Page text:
Clean Snowmobile team to compete in March
RIT’s Strategic Plan in Action—Career Education and Student Success
RIT’s Clean Snowmobile team will launch a sled that packs a powerful tread, but leaves a minimal footprint—of the carbon type.
They’ll compete at the annual SAE Clean Snowmobile Challenge, taking place March 7-12 on the wintery terrain of Michigan.
As seasoned competitors, they’ve added some new technology to an already powerful sled and believe the enhancements to the ignition and exhaust systems will be a winning combination. This is their year, said Cody Schuster, team manager.
“The team continues to grow and we’re entering this competition with more experience. The dual coil ignition system hasn’t been incorporated into the sled before, but we are looking to show that it is do-able,” said Schuster, a fourth-year graphic design student from Dansville, N.Y.
The dual coil design could mean higher energy levels for igniting the spark plugs. It is considered key in the next generation engine configuration that could impact engine efficiencies.
The SAE International Clean Snowmobile Challenge is an engineering design competition for college and university students to re-engineer an existing snowmobile to reduce emissions and noise.
Modified snowmobiles compete in categories such as emissions, noise, fuel economy/endurance, acceleration, handling, static display, cold start and design.
The challenge began in 2000 with seven teams. Today at least 20 teams and 200 students compete annually, including sleds from universities in Iowa, Wisconsin, Minnesota and Idaho. RIT, SUNY Buffalo and Clarkson have been New York state representatives for the past several years.
This year, a team from Lapland University in Finland registered.
Most of the 30 team members are part of the mechanical engineering technology program in RIT’s College of Applied Science and Technology. Since building their first snowmobile in 2011, RIT’s Clean Snowmobile team has made strides, especially in the emissions and design categories.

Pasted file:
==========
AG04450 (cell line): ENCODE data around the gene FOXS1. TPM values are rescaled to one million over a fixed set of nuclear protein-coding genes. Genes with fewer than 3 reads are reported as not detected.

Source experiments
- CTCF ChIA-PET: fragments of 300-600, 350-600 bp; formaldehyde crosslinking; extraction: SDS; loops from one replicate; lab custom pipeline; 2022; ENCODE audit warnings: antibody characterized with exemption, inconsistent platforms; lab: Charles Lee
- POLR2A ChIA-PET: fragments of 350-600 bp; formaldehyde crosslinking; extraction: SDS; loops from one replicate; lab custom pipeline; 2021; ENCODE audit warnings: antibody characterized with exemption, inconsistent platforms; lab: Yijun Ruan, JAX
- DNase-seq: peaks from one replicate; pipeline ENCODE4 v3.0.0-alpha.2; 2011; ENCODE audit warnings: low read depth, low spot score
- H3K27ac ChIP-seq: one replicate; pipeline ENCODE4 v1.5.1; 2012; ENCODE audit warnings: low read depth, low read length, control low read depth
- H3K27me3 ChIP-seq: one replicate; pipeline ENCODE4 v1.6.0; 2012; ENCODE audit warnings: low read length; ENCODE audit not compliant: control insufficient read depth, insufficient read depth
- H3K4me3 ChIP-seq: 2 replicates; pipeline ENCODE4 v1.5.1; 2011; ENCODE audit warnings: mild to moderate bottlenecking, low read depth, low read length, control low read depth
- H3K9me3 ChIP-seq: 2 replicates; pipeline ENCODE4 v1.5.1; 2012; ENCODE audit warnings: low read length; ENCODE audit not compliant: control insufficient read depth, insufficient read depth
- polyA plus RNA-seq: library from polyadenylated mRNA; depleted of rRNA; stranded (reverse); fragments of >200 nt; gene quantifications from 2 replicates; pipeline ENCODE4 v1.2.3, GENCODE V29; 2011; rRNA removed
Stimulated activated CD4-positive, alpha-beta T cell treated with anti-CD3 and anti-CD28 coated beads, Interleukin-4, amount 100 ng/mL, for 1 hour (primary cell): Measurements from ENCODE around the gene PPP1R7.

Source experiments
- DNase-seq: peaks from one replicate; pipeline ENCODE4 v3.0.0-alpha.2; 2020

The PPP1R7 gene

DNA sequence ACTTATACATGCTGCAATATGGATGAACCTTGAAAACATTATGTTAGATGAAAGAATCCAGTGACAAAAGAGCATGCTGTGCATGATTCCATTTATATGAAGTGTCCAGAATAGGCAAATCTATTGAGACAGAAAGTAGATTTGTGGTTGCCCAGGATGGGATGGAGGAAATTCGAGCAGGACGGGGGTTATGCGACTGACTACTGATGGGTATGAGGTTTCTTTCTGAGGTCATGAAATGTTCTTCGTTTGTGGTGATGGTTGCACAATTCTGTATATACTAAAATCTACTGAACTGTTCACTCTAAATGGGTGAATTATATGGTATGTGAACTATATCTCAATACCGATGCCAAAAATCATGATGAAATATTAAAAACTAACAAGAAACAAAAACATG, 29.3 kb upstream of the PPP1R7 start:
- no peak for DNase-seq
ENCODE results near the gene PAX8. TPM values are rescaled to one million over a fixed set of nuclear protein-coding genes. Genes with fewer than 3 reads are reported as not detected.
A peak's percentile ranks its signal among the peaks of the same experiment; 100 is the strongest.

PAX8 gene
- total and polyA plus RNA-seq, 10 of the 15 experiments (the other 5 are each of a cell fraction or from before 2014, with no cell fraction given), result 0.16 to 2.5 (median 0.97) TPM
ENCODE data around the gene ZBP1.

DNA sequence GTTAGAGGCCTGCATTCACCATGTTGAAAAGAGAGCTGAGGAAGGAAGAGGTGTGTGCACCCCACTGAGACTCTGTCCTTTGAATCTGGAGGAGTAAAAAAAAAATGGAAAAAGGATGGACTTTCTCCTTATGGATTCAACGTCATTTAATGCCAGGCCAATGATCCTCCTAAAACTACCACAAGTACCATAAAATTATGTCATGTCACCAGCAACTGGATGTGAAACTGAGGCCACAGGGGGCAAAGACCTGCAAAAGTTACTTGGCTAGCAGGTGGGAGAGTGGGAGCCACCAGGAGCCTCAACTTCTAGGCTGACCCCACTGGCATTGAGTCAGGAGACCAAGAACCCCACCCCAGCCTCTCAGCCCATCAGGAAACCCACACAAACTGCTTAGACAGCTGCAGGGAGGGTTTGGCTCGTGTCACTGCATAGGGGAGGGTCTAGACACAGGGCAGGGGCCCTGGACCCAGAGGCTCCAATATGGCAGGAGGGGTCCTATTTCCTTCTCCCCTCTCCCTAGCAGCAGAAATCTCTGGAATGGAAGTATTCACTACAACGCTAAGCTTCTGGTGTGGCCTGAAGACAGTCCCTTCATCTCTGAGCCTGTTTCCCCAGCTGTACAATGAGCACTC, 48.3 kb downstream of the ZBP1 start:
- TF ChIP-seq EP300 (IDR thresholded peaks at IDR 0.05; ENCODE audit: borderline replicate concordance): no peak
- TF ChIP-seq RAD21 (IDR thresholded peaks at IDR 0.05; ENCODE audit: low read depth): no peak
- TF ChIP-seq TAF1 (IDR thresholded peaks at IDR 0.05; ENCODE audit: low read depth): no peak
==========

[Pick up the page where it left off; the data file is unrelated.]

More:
“I am extremely proud of the team’s accomplishment within a very short period of time,” said Manian Ramkumar, department chair of Manufacturing and Mechanical Engineering Technology. “It highlights the focus and tenacity of the team in making this a successful club.”
Success in this year’s event is secondary to learning more about alternative vehicle systems and applying that knowledge as they seek jobs.
“These competitions are a way to show what we as a team can do,” said Schuster. “We’re in it to win it.”
Editor’s Note: This story is part of a continuing series that demonstrates RIT’s commitment to the new Strategic Plan.
March 13, 2019
Local reaction to grounding of 737s
WHAM-TV talks to Agamemnon Crassidis, professor of mechanical engineering, about the issues surrounding Boeing 737 Max jets.
March 13, 2019
New research unlocking the secrets of how languages change
New research is helping scientists around the world understand what drives language change, especially when languages are in their infancy. The results will shed light on how the limitations of the human brain change language and provide an understanding of the complex interaction between languages and the human beings who use them.
March 12, 2019
‘U.S. News’ ranks RIT among best graduate schools
RIT graduate programs are among the best in the nation, according to the U.S. News annual statistical survey of graduate programs published today. RIT master’s degree programs in engineering, business and physician assistant feature in the U.S. News & World Report 2020 edition of Best Graduate Schools.
March 8, 2019
RIT Venture Creations technology business incubator launches four new companies
From eye tracking to thermal cooling to all things mushrooms, RIT’s Venture Creations technology business incubator celebrated the launch of four new startups.